СʪƵ politics expert Alistair Jones looks at what happened in the General Election - and what comes next

Our СʪƵ politics expert Alistair Jones was at the heart of the action on election night – providing through-the-night analysis for the media about the comings and goings in Leicester and Leicestershire. As the dust settles, Alistair gives his take on what happened - and what comes next under a new Labour Government.  


It’s another week in politics and I think I’ve just about recovered from the election night – at least in terms of fatigue. An all-night broadcast followed by interviews on Friday and Saturday is just a little taxing, and adrenalin only takes you so far. Here, I’m going to focus on three things: the campaign, the national result and the local results.

The Campaign


The Conservative campaign got off to a disastrous start, with Rishi Sunak calling the election outside 10 Downing Street, umbrella-less in the pouring rain – and that may have been the high point of their campaign. It was six weeks of disaster after disaster – from a photo-op outside the Titanic Centre in Belfast to the betting scandals on the calling of the election. 

If anything could go wrong, it did.

Even the messaging of ‘lower taxes’ gained little traction. Labour adopted a ‘Ming vase’ strategy – doing their best not to upset anyone, and without over-promising. If something went wrong – again, another betting scandal – it was dealt with, swiftly.

The Liberal Democrat leader, Sir Ed Davey, was aware of the difficulties in getting airtime. So, there were more and more eccentric and dangerous stunts – including bungee jumping – to get the media attention. Then, he could talk serious politics; and he made it personal, which touched the public.

The Lib Dems, arguably, had the most successful campaign. Of the other parties, the Greens ensured they got some coverage, while Reform UK, and specifically Nigel Farage seemed to get as much coverage as the two major parties. The SNP and Plaid Cymru were given media time as well – and much more in their respective countries than in the national media.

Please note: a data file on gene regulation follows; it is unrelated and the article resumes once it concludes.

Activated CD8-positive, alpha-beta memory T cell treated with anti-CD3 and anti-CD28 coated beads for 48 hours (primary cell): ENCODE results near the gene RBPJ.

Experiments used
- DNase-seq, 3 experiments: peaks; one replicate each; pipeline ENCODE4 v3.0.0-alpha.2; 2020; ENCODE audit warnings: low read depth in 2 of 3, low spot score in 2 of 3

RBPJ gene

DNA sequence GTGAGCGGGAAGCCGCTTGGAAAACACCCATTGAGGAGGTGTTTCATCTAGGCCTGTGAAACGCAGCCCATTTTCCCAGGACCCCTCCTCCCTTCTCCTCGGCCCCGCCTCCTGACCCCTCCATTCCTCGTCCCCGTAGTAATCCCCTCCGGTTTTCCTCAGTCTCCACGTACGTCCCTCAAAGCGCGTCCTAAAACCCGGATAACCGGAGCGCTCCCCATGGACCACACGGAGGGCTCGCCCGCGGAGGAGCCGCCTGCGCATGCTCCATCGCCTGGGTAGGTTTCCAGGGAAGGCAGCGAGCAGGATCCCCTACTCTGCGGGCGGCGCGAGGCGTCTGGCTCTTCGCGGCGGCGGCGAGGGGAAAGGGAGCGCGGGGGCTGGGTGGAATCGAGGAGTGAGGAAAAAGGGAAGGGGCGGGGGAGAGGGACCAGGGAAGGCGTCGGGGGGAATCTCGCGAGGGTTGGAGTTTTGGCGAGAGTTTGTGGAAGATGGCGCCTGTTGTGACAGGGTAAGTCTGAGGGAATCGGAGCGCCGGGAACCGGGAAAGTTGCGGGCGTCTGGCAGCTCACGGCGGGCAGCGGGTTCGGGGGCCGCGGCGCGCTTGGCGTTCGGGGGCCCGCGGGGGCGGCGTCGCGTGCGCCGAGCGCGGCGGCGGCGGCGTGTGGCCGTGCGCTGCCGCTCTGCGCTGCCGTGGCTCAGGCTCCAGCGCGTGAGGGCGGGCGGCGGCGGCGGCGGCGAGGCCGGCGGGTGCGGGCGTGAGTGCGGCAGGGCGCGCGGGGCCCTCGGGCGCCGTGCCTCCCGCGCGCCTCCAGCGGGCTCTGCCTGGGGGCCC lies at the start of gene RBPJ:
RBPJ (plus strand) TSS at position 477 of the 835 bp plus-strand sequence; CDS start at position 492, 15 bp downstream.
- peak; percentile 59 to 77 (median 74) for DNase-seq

The National Result

ALISTAIR - Starmer

It came as no surprise that Labour won. The polls had been predicting such a victory for the last 18 months. Yet there was no cock-a-hoop celebration. Everything has been careful and measured. No hype; no triumphalism.

In fact, Keir Starmer has made it clear that he wants to talk to everyone, including those who did not vote for his party. His speech outside Downing Street saw how the adults have re-entered the room.

The extent of the Conservative collapse was a great surprise – even though the opinion polls had predicted such an outcome. Normally, the closet-Tory voters return to the fold and the party does better than anticipated. Not this time.

It was the worst Conservative defeat in modern times – in terms of seats and vote share, as well as the number of government ministers to lose their seats in the election. There was one gain – in Leicester East. For the Conservative Party, there will now be a fight over the soul of the party: do they move closer to the dog-whistle politics of Reform, or do they try to move back to the centre ground?

The Liberal Democrats had their best result in over a century and were triumphalist. The winning of 72 seats was far beyond their expectations.  For them, the question is also ‘where to from here?’  What can they deliver?  If the Conservatives move further to the right, there will be an opportunity for the Lib Dems to become the official Opposition after the next election. If the Conservatives move back to the centre, there will be a three-way fight and the Liberal Democrats may well suffer the worst.


Add to all of this 6 Independent MPs, 5 Reform UK MPs, and 4 Green MPs. The Greens had their best ever UK election result. Reform UK, on the other hand, won more votes than the Liberal Democrats but far fewer seats. Unsurprisingly, Nigel Farage is calling for electoral reform. More on that later.

Five of the six Independent MPs are in England, winning seats from Labour – most notably in Leicester South. Add to this a number of near misses, against Wes Streeting and Jess Phillips, to name but two.  There are several inter-related issues here: the Labour position on Gaza, issues around Islamophobia, and the extent to which Muslim communities across the UK feel isolated and excluded.

These victories should be something of a wake-up call for the mainstream political parties on how they need to re-engage with all communities across the UK.